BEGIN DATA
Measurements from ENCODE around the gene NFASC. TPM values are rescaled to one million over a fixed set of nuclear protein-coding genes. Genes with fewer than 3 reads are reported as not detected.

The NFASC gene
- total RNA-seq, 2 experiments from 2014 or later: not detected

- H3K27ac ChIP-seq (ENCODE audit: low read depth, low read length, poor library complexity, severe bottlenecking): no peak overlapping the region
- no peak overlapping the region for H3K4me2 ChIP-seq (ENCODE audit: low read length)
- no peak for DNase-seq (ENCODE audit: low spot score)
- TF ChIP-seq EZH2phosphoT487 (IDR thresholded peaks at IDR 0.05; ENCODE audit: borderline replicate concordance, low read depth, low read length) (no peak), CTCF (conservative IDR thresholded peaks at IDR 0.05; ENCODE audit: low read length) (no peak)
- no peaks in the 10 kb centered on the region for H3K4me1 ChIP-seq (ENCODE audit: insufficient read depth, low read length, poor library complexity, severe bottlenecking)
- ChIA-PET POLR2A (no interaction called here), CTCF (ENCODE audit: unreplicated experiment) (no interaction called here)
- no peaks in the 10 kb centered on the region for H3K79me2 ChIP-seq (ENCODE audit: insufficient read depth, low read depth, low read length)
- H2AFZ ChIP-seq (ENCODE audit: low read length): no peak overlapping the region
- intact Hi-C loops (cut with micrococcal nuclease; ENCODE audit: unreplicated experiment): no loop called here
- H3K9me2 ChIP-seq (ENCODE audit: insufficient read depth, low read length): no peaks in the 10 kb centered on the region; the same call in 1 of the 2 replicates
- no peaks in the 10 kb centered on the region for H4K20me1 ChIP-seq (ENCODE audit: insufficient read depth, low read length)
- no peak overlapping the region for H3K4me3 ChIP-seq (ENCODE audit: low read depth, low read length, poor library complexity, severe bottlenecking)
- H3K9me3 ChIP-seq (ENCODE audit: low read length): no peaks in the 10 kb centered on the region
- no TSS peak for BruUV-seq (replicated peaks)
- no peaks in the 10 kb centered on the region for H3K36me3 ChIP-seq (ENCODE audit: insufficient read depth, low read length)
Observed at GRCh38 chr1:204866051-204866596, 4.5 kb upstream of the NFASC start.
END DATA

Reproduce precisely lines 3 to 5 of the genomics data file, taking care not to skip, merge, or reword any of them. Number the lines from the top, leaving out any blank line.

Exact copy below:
- total RNA-seq, 2 experiments from 2014 or later: not detected

- H3K27ac ChIP-seq (ENCODE audit: low read depth, low read length, poor library complexity, severe bottlenecking): no peak overlapping the region
- no peak overlapping the region for H3K4me2 ChIP-seq (ENCODE audit: low read length)